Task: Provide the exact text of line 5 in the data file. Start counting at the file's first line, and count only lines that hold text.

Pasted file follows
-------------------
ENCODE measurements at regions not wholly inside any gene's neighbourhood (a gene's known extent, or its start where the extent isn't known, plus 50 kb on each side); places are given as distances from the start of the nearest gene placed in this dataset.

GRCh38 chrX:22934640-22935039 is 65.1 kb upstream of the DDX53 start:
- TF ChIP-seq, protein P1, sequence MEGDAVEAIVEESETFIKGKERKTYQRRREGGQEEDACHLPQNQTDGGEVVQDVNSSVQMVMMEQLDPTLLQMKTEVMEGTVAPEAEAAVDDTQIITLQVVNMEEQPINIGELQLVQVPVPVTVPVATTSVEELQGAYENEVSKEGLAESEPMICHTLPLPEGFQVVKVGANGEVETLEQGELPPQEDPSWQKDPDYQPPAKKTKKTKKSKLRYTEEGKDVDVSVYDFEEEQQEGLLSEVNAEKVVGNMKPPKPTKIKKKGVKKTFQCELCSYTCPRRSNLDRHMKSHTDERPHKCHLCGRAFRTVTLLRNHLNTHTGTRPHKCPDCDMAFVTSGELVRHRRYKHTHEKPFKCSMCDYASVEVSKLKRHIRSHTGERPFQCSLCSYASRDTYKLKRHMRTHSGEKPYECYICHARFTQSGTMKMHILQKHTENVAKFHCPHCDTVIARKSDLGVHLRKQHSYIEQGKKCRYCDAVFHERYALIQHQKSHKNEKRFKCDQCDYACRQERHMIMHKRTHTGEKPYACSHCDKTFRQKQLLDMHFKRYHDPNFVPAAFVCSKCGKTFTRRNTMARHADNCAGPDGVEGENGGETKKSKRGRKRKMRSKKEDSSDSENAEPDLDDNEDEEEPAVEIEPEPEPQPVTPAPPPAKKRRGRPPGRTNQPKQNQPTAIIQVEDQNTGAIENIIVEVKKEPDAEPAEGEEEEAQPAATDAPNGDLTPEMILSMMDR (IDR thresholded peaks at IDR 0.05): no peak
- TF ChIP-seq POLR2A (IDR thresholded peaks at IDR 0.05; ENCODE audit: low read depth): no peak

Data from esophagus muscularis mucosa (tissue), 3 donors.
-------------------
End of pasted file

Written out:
Data from esophagus muscularis mucosa (tissue), 3 donors.